Who’s in Command?

30th April 2004

Who's in Command?

Initial Report

Short sea trade vessels are having Masters overriding authority under the ISM Code relinquished to shore based personnel in charter-parties.

Numerous instances that charter party calling for compulsory starboard side berthing irrespective of wind/tide/current conditions.  This has caused damage to vessels by attempting manoeuvres wholly inappropriate to the conditions.  If the Master calls for additional tugs there is an inquisition.

Masters failing to comply are subject to “removal” from the vessel, as again this is written into the charter party as Master failing to comply with Charterer’s instructions.

 

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Commercial conflicts with safety are not uncommon and Masters are often caught in the middle.  If the Owner has a properly functioning Safety Management System, the Master should be able to address any concerns to the Designated Person Ashore.

Failing that, these matters often end up in the hands of lawyers, so CHIRP is grateful for the following brief comments from Tony Goldsmith of City law firm Hill Taylor Dickinson:

Firstly, this highlights the ever present strains between commerce and safety.  Although of little practical help to the Master, the fact that Charterers want a provision in the charterparty saying the vessel must berth starboard side to, does not mean that Owners have to agree to it, save that someone else may snap up the fixture instead.

It may be that the issue is not in fact a charterparty issue but a matter of Charterers’ voyage instructions. If they are instructions from voyage Charterers, the legal status of these is a bit dubious. Voyage Charterers¬†do not have a general right to order the ship around. If¬†the instructions are from time Charterers, then they do have a general right to order the vessel around, but it does not extend to questions of navigation as distinct from employment. Although the boundary has been blurred by the¬†recent HILL HARMONY decision, in our view¬†the HILL HARMONY¬†still leaves the master with the right to take decisions about navigation, particularly where the vessel’s safety may be at stake.

In any event, whether the orders come from the charterparty or the voyage instructions, the law considers that the Master has an overriding duty for the safety of his ship and crew and an overriding right to take the action he, as a reasonable mariner, considers necessary. Therefore, even if the charterparty itself contains a provision for berthing starboard side alongside, the Master does not have to comply if in a particular situation he considers it  dangerous to do so.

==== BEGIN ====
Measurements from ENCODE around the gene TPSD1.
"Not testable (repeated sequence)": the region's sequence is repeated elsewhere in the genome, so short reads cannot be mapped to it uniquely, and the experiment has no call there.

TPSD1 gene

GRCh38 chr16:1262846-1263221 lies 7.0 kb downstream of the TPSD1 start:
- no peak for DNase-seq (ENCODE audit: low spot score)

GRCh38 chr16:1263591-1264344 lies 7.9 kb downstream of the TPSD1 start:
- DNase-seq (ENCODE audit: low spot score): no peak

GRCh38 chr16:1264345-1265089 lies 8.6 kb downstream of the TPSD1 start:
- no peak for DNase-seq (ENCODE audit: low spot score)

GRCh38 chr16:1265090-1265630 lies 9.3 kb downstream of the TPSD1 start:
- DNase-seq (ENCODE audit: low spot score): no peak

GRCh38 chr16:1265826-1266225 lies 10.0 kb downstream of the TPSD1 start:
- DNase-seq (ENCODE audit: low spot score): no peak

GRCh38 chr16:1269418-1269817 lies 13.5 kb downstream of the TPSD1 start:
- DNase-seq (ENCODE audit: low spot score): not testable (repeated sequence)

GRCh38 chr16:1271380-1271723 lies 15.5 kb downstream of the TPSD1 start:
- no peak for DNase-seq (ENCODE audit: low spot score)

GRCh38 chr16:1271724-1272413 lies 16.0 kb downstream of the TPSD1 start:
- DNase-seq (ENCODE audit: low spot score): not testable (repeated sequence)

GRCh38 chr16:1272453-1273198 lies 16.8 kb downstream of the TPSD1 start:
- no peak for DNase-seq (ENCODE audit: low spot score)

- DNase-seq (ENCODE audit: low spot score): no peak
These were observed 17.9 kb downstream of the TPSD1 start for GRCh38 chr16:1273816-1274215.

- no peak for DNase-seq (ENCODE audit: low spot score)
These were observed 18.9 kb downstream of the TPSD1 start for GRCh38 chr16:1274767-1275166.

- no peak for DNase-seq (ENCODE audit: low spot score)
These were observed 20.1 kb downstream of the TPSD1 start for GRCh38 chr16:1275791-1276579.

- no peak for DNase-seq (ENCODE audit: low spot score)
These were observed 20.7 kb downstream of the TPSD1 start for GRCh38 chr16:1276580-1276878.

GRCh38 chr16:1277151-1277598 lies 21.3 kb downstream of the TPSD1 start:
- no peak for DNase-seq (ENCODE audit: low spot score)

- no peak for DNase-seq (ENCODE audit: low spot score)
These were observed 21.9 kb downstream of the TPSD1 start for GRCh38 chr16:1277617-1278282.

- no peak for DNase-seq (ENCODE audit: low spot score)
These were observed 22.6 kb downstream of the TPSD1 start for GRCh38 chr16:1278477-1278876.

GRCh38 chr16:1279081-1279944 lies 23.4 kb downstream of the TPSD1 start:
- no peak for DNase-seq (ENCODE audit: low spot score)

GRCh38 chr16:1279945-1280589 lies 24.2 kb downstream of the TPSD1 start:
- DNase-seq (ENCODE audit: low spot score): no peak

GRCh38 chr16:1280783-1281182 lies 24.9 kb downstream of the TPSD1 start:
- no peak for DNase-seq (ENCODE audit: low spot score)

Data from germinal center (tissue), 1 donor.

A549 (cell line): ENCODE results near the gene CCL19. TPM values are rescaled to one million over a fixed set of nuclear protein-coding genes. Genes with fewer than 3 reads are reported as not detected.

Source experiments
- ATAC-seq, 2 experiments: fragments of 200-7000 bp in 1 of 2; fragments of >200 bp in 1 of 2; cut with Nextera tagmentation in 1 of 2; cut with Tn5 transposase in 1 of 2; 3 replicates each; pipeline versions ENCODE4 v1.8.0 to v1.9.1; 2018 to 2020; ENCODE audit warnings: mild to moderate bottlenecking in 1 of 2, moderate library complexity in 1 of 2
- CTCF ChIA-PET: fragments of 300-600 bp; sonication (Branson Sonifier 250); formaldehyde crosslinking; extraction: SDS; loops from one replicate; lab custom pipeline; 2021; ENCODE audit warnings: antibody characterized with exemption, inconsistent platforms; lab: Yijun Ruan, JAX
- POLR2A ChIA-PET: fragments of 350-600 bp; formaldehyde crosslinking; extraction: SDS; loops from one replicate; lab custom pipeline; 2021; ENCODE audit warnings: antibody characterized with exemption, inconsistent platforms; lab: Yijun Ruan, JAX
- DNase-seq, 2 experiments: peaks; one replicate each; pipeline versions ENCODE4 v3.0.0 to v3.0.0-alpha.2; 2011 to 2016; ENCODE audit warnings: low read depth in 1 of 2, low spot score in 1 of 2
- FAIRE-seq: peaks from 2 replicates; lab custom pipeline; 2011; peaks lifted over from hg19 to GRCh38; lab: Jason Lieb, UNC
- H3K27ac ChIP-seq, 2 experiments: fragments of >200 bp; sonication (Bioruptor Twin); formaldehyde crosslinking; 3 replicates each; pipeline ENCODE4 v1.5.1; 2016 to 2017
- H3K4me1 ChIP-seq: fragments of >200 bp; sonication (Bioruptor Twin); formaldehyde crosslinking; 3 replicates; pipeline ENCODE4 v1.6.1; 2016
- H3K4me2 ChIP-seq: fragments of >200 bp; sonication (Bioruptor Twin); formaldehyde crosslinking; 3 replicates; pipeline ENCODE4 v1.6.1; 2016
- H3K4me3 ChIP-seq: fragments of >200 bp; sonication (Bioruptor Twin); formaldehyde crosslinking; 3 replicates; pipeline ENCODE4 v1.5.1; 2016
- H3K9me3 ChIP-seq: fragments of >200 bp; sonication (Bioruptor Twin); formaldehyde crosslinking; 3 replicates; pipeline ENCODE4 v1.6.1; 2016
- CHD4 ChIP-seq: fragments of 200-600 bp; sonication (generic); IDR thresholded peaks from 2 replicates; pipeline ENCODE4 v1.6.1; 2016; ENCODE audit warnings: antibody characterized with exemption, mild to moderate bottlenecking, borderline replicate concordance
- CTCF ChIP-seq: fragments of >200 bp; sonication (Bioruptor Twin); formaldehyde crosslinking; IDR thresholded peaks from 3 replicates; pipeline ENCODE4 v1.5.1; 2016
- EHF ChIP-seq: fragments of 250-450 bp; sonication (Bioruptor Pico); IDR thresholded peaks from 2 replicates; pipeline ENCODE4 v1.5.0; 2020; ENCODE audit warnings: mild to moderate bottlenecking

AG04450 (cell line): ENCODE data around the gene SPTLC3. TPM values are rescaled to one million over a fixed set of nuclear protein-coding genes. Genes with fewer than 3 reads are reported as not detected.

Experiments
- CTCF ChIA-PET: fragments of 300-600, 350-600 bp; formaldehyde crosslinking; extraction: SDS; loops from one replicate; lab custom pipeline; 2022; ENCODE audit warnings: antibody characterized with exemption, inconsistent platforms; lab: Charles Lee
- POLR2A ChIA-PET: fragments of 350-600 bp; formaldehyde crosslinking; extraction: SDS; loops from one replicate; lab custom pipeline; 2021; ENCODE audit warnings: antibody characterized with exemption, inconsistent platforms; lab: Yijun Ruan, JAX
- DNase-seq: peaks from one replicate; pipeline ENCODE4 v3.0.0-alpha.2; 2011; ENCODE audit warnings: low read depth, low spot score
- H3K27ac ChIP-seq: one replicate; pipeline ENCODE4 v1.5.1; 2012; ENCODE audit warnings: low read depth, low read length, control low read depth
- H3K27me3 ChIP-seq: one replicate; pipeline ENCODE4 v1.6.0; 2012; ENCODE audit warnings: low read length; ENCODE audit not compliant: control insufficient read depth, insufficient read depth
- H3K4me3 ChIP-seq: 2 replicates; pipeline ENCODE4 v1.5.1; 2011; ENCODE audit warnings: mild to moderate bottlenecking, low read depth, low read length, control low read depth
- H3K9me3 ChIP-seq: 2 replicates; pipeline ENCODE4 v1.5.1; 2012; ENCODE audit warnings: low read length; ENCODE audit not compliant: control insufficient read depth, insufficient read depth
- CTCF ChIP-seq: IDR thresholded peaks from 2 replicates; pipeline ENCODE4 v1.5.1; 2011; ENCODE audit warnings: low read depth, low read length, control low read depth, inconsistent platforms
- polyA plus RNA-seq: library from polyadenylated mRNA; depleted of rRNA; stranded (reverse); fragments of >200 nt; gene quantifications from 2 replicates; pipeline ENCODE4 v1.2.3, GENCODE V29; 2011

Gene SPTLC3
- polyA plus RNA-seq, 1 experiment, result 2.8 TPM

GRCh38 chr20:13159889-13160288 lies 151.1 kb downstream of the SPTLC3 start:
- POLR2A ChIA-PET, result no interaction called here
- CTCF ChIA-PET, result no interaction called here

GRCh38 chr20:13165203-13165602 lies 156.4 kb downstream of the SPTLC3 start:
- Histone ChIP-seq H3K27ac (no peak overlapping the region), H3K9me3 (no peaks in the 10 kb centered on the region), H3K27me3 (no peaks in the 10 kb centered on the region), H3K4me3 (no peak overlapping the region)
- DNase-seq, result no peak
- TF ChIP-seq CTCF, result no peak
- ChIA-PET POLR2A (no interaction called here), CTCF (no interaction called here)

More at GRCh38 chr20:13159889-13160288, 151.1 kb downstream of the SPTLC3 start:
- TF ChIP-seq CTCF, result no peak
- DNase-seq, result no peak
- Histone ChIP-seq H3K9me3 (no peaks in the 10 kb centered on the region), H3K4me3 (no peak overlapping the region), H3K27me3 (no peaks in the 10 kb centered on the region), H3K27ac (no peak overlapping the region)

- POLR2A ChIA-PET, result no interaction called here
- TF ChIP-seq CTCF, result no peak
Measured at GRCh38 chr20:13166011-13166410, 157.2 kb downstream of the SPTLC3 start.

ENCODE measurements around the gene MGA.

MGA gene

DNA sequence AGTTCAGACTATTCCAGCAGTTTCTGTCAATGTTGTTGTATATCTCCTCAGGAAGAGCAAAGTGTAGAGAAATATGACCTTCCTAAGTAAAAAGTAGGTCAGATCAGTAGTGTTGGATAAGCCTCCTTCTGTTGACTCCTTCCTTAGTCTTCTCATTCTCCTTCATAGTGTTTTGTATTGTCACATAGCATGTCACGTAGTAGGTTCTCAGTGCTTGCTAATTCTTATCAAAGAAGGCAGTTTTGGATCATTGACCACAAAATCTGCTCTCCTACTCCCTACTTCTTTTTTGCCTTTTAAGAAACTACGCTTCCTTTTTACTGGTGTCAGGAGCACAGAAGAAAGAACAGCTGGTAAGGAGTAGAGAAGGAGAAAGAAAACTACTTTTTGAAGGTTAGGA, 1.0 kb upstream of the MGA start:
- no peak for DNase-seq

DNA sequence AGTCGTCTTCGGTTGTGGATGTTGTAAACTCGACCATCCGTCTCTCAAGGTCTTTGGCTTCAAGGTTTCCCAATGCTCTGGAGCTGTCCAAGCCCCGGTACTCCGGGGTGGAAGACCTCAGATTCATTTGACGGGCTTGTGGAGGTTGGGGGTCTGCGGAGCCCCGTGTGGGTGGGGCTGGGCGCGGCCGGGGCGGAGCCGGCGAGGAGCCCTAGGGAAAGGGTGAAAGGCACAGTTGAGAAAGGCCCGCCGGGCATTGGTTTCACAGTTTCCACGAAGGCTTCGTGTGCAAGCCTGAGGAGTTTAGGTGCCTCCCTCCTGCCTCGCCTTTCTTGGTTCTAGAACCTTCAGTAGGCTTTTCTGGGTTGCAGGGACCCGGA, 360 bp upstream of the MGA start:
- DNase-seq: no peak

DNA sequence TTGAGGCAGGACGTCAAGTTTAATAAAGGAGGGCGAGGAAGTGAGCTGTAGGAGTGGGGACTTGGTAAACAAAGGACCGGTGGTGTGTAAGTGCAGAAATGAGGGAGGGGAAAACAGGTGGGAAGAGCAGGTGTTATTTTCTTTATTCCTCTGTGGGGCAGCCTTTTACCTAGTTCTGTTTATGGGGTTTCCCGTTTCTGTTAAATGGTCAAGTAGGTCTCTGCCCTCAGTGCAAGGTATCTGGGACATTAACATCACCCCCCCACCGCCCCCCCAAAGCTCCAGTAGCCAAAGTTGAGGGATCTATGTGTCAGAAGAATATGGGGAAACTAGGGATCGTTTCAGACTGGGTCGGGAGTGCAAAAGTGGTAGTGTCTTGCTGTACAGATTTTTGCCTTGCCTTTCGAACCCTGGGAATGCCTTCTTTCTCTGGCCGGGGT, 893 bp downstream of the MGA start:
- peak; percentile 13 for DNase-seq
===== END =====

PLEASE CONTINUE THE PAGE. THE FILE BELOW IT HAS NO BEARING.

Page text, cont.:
There is no right in a voyage charter for Charterers to call for a change in the officers. In a time Charterparty there often is, but Owners are generally only obligated to consider the complaint and make a change if it is justified. It is down to Owners to hold out for their Masters, although whether or not they will do so, may depend significantly on commercial considerations.

If the situation is one of voyage instructions which says something like¬†¬†‘ Master, you must berth starboard side to and you should call for extra tugs if you need them for this’, then as a matter of law, it would depend on the precise wording of the charterparty and the voyage instructions. However, in general terms we are of the view that¬† Charterers would have to pay for the extra tugs on a time and use¬†basis.¬†Of course, notwithstanding the wording etc. if the master has concerns for the safety of his vessel then he should comply with his obligations as discussed above. If he feels that it would be safe to perform the manoeuvre if he uses tugs then he should make his position clear. A good Owner will support his Master, although we are sure there are many instances where this will not happen.

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